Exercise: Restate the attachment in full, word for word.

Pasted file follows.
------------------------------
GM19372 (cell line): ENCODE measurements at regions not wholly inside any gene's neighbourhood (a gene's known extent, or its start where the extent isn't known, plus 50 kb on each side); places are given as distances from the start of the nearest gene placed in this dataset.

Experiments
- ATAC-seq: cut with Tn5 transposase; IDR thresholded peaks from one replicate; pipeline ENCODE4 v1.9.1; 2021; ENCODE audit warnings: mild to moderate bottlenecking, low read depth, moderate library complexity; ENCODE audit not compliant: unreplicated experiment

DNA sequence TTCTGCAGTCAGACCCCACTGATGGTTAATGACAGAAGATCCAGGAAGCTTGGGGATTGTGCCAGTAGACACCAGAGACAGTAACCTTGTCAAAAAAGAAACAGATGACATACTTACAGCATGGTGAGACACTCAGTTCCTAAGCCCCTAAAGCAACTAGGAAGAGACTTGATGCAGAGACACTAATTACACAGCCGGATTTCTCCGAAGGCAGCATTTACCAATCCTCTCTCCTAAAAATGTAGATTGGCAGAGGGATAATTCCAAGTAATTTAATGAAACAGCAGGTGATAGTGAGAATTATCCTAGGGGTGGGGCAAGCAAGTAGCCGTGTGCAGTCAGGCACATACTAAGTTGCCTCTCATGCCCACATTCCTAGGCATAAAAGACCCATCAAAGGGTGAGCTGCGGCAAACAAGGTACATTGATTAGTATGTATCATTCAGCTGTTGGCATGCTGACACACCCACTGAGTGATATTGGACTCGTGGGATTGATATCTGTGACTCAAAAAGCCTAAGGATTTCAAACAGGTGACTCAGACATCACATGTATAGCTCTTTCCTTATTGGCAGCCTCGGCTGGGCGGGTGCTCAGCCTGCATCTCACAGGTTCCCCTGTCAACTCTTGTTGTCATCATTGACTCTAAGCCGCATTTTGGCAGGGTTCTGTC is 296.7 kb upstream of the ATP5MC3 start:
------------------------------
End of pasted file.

GM19372 (cell line): ENCODE measurements at regions not wholly inside any gene's neighbourhood (a gene's known extent, or its start where the extent isn't known, plus 50 kb on each side); places are given as distances from the start of the nearest gene placed in this dataset.

Experiments
- ATAC-seq: cut with Tn5 transposase; IDR thresholded peaks from one replicate; pipeline ENCODE4 v1.9.1; 2021; ENCODE audit warnings: mild to moderate bottlenecking, low read depth, moderate library complexity; ENCODE audit not compliant: unreplicated experiment

DNA sequence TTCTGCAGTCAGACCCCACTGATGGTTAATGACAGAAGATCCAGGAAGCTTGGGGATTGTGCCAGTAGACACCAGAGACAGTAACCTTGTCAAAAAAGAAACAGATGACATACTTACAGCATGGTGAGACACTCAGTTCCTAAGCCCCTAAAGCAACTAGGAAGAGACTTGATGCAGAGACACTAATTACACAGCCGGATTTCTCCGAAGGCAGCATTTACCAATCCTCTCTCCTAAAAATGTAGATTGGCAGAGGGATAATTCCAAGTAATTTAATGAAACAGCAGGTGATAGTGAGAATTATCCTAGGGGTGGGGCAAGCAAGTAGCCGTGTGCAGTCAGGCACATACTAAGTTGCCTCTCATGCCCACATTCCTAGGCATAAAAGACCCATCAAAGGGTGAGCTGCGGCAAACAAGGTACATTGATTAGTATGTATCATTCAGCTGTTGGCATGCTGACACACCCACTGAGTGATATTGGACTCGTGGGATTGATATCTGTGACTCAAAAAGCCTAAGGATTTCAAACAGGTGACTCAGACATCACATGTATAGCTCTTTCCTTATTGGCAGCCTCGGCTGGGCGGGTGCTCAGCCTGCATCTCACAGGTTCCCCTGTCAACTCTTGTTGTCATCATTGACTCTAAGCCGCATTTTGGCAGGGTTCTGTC is 296.7 kb upstream of the ATP5MC3 start: